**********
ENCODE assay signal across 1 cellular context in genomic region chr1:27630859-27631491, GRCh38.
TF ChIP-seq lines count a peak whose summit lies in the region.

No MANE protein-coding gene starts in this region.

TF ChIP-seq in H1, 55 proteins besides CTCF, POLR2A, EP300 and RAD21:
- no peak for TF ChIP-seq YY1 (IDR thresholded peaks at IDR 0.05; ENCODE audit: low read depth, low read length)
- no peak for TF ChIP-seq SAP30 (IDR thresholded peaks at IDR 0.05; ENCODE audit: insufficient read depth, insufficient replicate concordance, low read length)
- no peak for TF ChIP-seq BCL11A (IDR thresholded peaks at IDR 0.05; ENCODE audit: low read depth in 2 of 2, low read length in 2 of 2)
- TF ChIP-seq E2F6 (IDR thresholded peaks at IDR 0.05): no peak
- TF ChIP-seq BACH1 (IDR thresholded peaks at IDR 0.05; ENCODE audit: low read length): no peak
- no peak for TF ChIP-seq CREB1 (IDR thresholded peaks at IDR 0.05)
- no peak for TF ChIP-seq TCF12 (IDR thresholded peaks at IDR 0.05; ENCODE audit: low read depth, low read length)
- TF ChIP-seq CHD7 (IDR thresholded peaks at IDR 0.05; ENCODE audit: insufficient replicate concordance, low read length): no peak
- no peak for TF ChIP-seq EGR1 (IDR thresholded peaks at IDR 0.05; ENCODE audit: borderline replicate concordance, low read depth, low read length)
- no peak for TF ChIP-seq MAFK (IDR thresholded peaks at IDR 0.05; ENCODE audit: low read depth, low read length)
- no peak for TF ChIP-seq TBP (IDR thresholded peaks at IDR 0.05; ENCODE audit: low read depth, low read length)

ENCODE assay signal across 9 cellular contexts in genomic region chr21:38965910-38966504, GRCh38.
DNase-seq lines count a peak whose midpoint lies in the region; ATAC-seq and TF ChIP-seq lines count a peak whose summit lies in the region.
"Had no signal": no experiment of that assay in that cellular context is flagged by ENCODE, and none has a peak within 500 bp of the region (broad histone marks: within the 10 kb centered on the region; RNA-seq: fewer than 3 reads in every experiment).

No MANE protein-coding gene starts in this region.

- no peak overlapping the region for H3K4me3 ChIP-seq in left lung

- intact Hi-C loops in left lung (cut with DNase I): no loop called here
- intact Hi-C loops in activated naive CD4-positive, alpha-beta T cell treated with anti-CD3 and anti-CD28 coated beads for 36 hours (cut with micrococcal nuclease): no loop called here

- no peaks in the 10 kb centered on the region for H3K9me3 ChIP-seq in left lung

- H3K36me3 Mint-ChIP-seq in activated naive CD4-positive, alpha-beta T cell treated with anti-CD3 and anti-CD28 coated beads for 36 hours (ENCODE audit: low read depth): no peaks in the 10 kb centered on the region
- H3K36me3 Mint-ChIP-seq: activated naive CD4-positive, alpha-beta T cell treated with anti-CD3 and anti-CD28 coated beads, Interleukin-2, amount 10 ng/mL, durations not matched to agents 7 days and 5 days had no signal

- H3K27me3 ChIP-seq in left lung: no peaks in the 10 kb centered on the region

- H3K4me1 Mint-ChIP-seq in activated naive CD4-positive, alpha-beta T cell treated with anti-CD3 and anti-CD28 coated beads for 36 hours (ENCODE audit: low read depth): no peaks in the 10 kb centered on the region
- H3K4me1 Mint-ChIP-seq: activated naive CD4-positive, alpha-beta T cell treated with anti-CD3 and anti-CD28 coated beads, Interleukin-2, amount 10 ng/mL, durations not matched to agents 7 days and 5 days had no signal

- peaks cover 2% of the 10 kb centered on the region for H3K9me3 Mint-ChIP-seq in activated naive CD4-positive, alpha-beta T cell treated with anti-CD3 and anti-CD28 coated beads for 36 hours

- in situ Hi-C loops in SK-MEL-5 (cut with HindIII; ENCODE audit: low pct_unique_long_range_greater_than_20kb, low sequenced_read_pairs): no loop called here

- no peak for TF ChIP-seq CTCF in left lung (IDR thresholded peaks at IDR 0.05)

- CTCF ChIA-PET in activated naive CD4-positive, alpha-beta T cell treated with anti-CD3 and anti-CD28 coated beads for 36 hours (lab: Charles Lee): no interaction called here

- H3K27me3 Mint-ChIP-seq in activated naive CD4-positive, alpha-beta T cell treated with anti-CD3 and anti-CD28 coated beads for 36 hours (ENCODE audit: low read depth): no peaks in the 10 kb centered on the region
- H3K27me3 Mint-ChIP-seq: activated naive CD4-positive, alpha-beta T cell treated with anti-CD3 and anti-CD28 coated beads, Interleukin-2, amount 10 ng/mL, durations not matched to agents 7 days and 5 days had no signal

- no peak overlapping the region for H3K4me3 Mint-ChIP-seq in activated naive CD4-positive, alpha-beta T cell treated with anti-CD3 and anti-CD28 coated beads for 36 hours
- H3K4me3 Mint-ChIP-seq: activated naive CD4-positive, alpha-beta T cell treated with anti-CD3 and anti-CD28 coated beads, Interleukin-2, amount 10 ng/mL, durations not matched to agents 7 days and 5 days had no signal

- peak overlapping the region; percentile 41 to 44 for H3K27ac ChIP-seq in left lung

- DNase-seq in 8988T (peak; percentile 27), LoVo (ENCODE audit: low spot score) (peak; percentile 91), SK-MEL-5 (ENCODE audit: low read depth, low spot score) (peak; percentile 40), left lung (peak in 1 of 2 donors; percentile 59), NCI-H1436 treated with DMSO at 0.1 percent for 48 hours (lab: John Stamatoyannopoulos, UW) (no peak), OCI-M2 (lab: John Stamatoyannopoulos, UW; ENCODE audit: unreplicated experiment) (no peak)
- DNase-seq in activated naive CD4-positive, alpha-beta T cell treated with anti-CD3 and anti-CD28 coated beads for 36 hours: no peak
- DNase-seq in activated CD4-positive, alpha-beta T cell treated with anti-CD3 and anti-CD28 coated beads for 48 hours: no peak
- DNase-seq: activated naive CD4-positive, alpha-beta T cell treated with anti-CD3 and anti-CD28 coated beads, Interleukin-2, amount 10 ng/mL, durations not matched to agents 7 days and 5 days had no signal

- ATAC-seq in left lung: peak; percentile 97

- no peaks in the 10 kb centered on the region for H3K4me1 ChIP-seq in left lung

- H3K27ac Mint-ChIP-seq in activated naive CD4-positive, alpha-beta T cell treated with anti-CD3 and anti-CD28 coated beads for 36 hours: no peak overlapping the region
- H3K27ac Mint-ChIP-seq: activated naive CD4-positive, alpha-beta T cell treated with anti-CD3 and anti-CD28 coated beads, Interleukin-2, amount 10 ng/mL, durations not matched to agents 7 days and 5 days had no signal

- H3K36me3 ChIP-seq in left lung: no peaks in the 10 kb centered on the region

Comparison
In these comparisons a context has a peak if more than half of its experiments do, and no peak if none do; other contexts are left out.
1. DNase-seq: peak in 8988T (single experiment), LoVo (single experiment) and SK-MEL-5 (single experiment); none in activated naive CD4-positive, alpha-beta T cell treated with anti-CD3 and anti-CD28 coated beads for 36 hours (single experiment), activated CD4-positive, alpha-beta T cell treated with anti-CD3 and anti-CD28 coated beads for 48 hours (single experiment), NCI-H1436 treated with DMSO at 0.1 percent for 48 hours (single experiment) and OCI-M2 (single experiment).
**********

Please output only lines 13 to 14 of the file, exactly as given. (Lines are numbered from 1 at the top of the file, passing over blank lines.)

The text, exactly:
- no peak for TF ChIP-seq EGR1 (IDR thresholded peaks at IDR 0.05; ENCODE audit: borderline replicate concordance, low read depth, low read length)
- no peak for TF ChIP-seq MAFK (IDR thresholded peaks at IDR 0.05; ENCODE audit: low read depth, low read length)